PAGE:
Disjoint Cycle Decomposition

Label the vertices of a square 1, 2, 3, 4 in counterclockwise order, with 1 being at the top right. The group D4 acts on the vertices as permutations [e.g., r acts as (1234) and s acts as (24)] and thus also D4 acts as permutations on pairs of vertices: r([1, 2]) = [2, 3], r([1, 3]) = [2, 4], and so on. There are six pairs of vertices: P = {[1, 2], [1, 3], [1, 4], [2, 3], [2, 4], [3, 4]}.

Find the disjoint cycle decomposition of r and s as permutations of the six elements of P.

Re: Disjoint Cycle Decomposition

for notational convenience let us call:

a = {1,2}

b = {1,3}

c = {1,4}

d = {2,3}

e = {2,4}

f = {3,4}

then r induces this permutation on the set P:

a-->d

b-->e

c-->a

d-->f

e-->b

f-->c. in cycle notation this is: (a d f c)(b e) (note that this has order 4, the same as r). if we take s to be (2 4), then acting on P we have for s:

a-->c

b-->b

c-->a

d-->f

e-->e

f-->d. in cycle notation, this is: (a c)(d f).

note that gives an isomorphism of D_{4} as a subgroup of S_{6}.

one can readily verify that (a c)(d f)(a d f c)(b e) = (a f)(b e) = (a c f d)(b e)(a c)(d f) (that is sr = r^{-1}s).

Re: Disjoint Cycle Decomposition

If I wanted to find the orbits of the action of D4 on P how would I do that?

Re: Disjoint Cycle Decomposition

let's start with the orbit containing a, first.

r takes a to d, so the orbit of a contains d. by inspection, we see that the orbit of a must contain every element of the 4-cycle (a d f c):

r^{2}(a) = f

r^{3}(a) = c

we don't get any new elements of the orbit of a from applying s (so now new elements from applying r or s in any combination), so the orbit containing a is {a,c,d,f}.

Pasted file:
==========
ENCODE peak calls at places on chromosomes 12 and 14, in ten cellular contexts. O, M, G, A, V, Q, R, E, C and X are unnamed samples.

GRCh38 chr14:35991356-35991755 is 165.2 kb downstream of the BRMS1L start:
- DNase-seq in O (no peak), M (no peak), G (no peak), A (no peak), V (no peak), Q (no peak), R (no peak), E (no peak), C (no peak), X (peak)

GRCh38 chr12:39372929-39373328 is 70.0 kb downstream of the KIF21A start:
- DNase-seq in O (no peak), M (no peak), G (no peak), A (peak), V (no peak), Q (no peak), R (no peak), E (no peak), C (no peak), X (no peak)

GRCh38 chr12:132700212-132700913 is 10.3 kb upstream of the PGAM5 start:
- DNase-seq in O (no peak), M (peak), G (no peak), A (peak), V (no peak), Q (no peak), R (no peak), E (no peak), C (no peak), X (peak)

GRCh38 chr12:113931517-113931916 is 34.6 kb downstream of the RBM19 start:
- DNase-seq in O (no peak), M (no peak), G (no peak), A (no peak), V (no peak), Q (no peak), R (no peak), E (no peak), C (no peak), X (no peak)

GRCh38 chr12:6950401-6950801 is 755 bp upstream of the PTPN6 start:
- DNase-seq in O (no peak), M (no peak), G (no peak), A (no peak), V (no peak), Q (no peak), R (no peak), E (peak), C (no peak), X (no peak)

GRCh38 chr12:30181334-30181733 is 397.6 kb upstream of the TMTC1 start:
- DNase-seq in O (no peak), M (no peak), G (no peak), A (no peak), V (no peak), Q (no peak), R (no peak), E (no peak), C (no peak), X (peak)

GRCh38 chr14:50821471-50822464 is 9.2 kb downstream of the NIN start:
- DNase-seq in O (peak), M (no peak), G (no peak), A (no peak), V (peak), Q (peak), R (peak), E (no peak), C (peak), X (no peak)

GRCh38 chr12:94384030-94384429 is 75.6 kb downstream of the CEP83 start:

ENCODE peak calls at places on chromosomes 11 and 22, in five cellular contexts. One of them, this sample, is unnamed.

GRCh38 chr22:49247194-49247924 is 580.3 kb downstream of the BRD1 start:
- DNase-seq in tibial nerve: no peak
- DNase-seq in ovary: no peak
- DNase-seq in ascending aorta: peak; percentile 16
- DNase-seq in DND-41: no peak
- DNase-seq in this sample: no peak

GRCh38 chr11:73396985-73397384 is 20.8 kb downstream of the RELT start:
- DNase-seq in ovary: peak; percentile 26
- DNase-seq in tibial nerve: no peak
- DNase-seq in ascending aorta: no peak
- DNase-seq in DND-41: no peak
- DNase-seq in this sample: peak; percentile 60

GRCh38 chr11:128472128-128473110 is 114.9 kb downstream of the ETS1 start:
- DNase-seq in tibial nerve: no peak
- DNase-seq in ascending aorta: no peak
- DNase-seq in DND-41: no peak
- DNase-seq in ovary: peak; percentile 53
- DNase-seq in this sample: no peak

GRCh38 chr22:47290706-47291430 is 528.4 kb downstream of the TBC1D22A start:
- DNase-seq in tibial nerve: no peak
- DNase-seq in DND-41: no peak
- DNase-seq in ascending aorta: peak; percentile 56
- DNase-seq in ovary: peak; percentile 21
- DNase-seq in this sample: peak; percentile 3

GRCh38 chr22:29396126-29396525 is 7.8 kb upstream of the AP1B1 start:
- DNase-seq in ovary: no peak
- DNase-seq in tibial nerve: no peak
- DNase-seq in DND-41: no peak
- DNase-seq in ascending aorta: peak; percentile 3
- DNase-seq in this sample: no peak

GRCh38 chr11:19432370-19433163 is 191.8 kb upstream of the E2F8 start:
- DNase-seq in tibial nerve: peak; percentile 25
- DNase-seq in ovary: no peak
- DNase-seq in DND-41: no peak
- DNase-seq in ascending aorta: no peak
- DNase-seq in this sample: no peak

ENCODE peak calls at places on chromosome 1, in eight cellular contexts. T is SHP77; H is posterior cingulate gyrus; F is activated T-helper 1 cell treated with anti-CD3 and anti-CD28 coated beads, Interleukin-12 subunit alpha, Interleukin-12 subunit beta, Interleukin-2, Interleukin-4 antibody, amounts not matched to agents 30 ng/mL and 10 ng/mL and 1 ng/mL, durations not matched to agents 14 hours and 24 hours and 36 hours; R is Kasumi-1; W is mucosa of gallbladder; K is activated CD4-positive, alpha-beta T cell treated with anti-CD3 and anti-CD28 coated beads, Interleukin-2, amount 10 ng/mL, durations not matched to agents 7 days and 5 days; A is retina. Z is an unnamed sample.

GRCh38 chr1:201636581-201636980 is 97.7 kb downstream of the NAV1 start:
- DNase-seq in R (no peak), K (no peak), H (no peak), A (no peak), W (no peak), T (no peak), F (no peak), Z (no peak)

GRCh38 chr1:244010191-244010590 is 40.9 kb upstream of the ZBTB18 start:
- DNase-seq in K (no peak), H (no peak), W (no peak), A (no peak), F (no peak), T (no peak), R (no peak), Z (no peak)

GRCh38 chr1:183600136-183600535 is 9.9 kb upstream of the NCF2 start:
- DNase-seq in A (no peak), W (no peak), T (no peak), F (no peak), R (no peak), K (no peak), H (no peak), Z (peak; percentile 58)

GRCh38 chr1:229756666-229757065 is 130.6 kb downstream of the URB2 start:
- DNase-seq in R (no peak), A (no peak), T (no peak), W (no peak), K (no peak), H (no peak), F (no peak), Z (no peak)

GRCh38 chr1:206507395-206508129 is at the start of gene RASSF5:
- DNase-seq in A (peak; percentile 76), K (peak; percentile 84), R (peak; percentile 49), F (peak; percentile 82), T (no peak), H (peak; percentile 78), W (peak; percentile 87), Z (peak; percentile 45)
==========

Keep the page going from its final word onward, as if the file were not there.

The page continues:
that leaves the orbit containing b.

r(b) = e, so the orbit of b contains e. s leaves {b,e} fixed, so there were are:

{{a,c,d,f},{b,e}} is the set of orbits.

thus this action isn't transitive, we have more than one orbit (you can think of it this way: the vertex-pairs {1,2}, {2,3}, {3,4} and {1,4} really "represent the square (sides)" the vertex-pairs {1,3} and {2,4} represent the diagonals (think of the square as having an X inside it). it should be clear that an element of D_{4} maps "sides to sides" and "diagonals to diagonals").

if you REALLY want to blow your mind, think about this:

we know D_{4} has a normal subgroup, <r>. what does this mean geometrically? well, imagine that we have a square made out of "really stretchy material". if we "mod out the rotations", what we are really doing is identifying all 4 sides,. so imagine "curving the square", blowing it up like a parachute, and then drawing the edges tight (like with a drawstring), so that our square has now become a sphere. our diagonals are now two circles on the sphere: one going from the north pole to the south pole, another at the equator.

the coset <r> is now is the sphere turning on its axis, and the coset s<r> is the sphere turning "end over end" (flipping the poles).